“What did he just say?”
These are some of the most spoken words in my household. No matter how hard my wife and I turn up the TV volume, it’s becoming increasingly difficult to understand the cast in streaming movies and shows. we usually end up Turning on subtitles even though we are not hard of hearing,
we are not alone. In the streaming age, as video consumption moves from movie theaters to content shrinking for televisions, tablets and smartphones, making dialogue clear and unambiguous has become the entertainment world’s toughest technology challenge. about 50 percent of Americans — and most young people – watch videos with subtitles most of the time SurveyLargely because they’re struggling to understand what the actors are saying.
“It’s getting worse,” said Si Lewis, who has run Hidden Connections, a home theater installation company in Alameda, California, for nearly 40 years. “All of my clients have problems hearing dialogue, and many of them use closed captioning.”
Garbled chatter in TV shows and movies is now a widely discussed problem that tech and media companies are starting to tackle with solutions like the speech-boosting software algorithms I tested. (more on this later)
The issue is complex due to a myriad of factors. In large film productions, professional sound mixers calibrate audio levels for traditional theaters with robust speaker systems capable of delivering a wide range of sounds, from spoken words to rumbling gunshots. But when you stream that content through an app on a TV, smartphone, or tablet, the audio is “down mixed,” or compressed, to transmit sound through small, relatively weak speakers, in the media. Marina Kilian, an audio engineer, said production company Optimus.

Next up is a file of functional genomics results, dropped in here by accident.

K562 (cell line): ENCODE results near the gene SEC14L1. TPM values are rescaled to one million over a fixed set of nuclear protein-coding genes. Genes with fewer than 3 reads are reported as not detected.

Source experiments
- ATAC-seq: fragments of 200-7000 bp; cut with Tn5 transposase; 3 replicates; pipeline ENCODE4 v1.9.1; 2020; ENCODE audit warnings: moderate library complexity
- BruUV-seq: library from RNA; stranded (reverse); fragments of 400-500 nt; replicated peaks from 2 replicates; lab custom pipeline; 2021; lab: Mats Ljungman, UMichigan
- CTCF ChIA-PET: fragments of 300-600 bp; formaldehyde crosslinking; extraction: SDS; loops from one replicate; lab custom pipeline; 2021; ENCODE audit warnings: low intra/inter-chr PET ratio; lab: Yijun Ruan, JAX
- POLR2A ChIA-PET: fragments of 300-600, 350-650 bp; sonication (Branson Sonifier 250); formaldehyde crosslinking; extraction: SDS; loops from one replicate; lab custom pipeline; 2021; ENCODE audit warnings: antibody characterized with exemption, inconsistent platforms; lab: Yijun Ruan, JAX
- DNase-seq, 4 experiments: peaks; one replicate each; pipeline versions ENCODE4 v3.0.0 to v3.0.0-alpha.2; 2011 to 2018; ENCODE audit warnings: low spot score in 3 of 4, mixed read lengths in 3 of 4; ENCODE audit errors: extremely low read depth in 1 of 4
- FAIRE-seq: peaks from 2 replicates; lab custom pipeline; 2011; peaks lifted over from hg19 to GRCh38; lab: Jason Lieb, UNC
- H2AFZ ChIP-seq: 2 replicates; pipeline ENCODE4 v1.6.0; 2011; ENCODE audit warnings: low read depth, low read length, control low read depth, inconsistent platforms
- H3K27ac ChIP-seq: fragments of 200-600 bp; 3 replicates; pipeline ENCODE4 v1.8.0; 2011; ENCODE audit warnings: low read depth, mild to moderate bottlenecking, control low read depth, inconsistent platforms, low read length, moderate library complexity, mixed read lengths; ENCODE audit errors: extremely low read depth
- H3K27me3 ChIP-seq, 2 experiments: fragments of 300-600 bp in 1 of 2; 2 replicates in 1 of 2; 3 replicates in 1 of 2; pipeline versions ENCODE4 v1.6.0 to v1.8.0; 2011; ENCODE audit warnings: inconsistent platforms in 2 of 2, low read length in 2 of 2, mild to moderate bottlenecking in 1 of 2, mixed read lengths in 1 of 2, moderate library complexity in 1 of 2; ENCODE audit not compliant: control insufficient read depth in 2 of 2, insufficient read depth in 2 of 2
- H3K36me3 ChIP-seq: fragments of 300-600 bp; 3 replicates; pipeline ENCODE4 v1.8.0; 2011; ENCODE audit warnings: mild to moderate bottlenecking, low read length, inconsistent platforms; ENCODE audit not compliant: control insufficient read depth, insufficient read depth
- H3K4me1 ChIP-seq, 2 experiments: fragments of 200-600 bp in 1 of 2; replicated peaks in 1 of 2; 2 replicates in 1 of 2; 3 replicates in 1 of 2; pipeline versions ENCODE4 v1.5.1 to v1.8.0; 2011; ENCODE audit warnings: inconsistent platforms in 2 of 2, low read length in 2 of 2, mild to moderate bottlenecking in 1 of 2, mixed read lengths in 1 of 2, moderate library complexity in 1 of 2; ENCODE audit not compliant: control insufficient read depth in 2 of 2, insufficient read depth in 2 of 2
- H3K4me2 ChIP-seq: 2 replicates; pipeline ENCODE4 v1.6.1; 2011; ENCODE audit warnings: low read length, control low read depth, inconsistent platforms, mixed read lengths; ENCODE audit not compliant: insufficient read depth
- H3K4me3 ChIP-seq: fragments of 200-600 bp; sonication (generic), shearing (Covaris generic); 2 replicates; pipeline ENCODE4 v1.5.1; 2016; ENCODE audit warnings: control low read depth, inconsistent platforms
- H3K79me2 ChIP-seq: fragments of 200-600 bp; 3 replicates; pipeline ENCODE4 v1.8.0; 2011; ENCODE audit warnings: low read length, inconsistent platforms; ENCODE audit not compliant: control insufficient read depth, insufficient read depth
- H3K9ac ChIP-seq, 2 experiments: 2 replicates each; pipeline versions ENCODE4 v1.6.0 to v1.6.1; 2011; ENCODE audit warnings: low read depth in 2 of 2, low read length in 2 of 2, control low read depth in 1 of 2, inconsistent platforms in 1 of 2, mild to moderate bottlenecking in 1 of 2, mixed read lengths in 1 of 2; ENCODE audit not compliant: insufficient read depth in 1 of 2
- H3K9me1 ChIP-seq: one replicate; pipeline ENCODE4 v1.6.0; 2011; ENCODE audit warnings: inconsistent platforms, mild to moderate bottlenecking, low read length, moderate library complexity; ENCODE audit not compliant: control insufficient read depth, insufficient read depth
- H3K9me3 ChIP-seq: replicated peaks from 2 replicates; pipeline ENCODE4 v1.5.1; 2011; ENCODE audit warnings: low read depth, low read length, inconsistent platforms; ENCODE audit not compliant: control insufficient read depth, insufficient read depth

It doesn’t help that TVs are getting thinner and smaller in design. To emphasize the picture, many modern flat-screen TVs hide their speakers, so the sound is directed away from the viewer’s ears, Mr. Lewis said.
There are also specific issues related to streaming. Unlike broadcast TV programs, which must adhere to rules that prevent them from exceeding specific sound levels, there are no such rules for streaming apps, Ms. Killian said. This means the sound can be wildly inconsistent from app to app and program to program – so if you watch a show on Amazon Prime Video and then switch to a movie on Netflix, you’re probably going to have to listen to it. Have to adjust your volume settings frequently to listen to what people are saying.
“Online is kind of like the wild, wild west,” Ms Killian said.
Subtitles are far from an ideal solution for all of this, so here are a few solutions—including ones for your home entertainment setup and speech enhancement add-ons—that can be tried.
a speaker will help
Decades ago, TV dialogue could be heard loud and clear. It was clear where the speakers lived on the television—behind the plastic grills on the front of the set, where they could beam sound directly toward you. Nowadays, even on the most expensive TVs, the speakers are small and stuffed into the back or bottom of the display.
“A TV is meant to be a TV, but it will never produce sound,” said Paul Peace, director of audio platform engineering. SonosSpeaker technology company based in Santa Barbara, California. “They’re very thin, they face downward and their exits are not directed at the audience.”
Any owner of a modern television would benefit from plugging in a separate speaker such as Soundbar, a wide, stick-shaped speaker, I’ve tested many soundbars over the past decade and they’ve improved a lot. With prices ranging from $80 to $900, they can be more budget-friendly than multispeaker surround-sound systems, and they are easier to install.